Matthew said...

I had a lovely Thanksgiving with you and Teddy. I wish it wasn't ending. A little sad that my stock is all gone. xoxo

Dani Elis said...

Sounds like you had a lovely day and the turkey looks great! I always wish we celebrated Thanks-giving here in Australia... maybe next year :) I hope Teddy feels better soon x

Mary Anne said...

DUDE. I read that essay last year when you were pregnant, and I didn't tell you about it because you were pregnant! I told everyone (else) about it. It completely leveled me. I thought about it for weeks. We need to discuss!! (I am back from AZ and as soon as this looong work day is over, I'm free to talk!!)

Janie said...

Hello. I have been reading your blog and not commenting for over a year now (sorry). Your turkey looks fabulous and I hope your baby feels much better soon. Also, I wish I had paid more attention to Mary Anne's comment and waited to read the essay until after my due date. It made me cry, but it truly is a beautiful essay. Thank you for always recommending excellent reading material and for sharing your beautiful creations.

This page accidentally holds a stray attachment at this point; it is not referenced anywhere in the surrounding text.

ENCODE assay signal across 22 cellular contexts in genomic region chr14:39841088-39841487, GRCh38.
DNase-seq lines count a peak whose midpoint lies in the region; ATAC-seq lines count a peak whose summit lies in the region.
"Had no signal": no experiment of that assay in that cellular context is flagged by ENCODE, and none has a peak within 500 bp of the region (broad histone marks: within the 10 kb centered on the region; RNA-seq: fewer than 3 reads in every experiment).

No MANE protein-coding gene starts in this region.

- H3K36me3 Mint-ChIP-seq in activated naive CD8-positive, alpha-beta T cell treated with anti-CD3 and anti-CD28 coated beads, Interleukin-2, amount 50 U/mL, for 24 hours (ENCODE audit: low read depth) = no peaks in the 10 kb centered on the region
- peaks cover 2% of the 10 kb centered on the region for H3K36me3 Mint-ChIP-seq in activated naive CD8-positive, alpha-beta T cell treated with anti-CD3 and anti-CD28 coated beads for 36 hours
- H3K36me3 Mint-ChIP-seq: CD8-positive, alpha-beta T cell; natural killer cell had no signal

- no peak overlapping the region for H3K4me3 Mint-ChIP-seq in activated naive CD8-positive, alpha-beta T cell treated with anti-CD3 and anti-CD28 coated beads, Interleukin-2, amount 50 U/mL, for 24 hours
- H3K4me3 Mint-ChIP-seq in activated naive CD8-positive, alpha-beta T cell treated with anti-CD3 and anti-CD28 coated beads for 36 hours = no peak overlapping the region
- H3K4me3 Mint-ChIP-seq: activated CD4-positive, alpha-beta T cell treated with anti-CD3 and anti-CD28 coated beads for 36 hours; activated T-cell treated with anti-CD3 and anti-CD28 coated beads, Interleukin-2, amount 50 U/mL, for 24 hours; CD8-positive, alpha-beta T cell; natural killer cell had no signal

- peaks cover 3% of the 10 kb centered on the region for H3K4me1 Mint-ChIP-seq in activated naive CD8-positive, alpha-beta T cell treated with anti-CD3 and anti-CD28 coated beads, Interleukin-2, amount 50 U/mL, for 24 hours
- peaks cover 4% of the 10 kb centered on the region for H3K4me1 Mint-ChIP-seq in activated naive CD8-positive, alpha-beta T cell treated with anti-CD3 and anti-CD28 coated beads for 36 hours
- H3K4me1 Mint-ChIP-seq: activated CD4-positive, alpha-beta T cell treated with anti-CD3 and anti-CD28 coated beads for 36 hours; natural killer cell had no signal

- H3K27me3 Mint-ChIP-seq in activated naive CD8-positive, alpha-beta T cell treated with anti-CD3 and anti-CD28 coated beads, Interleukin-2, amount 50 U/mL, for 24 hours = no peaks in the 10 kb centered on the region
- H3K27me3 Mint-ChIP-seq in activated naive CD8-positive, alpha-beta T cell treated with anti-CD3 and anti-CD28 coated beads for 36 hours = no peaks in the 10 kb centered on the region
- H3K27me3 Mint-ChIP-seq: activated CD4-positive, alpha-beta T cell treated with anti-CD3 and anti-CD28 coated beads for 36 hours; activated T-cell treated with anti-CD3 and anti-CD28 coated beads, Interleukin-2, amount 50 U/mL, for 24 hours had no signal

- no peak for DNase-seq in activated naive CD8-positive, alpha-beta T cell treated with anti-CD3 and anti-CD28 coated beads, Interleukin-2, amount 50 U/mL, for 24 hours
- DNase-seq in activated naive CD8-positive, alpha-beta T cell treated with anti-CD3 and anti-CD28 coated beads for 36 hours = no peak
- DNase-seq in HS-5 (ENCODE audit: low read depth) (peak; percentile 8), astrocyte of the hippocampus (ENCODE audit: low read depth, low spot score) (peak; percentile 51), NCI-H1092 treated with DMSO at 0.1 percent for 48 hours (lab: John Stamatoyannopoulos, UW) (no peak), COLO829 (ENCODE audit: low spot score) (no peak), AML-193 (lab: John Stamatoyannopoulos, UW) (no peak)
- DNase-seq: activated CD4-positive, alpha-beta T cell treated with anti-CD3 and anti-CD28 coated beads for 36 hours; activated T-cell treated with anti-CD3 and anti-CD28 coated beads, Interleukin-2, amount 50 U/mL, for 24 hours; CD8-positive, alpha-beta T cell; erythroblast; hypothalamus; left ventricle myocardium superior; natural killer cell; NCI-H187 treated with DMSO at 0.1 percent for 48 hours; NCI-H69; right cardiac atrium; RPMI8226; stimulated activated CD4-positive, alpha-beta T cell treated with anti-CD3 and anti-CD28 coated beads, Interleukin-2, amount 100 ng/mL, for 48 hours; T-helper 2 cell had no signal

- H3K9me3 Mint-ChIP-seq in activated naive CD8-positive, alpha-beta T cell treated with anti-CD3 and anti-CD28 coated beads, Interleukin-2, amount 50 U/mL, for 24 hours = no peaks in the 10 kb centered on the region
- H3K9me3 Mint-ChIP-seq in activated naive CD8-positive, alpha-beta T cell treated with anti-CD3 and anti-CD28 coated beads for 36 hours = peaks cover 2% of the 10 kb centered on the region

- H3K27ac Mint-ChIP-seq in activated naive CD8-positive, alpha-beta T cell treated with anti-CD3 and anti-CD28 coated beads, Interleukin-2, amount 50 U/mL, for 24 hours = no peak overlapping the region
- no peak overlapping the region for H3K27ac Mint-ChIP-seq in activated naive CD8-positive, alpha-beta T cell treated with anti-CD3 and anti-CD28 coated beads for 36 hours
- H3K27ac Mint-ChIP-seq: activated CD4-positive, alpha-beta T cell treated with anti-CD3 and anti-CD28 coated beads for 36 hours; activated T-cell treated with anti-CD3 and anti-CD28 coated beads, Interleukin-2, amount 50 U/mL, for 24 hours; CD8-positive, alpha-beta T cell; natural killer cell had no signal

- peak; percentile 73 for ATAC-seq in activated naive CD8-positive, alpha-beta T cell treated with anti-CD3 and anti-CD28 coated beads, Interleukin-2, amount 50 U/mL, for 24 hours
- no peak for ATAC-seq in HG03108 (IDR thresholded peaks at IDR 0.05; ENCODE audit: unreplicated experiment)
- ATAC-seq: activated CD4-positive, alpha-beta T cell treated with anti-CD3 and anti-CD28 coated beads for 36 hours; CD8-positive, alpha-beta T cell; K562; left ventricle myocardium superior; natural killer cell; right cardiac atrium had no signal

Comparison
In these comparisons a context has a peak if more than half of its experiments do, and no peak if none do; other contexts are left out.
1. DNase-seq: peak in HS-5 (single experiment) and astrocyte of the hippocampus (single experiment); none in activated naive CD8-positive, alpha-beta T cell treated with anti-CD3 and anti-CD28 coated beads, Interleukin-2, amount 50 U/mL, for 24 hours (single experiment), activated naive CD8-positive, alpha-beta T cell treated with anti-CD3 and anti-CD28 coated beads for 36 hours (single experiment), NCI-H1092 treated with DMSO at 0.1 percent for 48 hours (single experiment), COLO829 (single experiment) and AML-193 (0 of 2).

Dani Elis said...

I just read that article and I have no idea what to say... just want to hug someone...

Amelia Morris said...

Hi Janie,
First of all, congratulations on the baby to be! When is he or she due?
I thought about putting a disclaimer up there about possibly not wanting to read this if you were pregnant, but then I thought I actually might have wanted to read it when I was pregnant... I don't know... Anyway, thank you for reading the blog and for taking the time to say hello. xoxo

Amelia Morris said...

I hear you. Big (virtual) hug coming at you. xox

ElizSeg said...

I just read the essay and am profoundly moved. It the best piece of writing I've read in a long time and I read all of the time.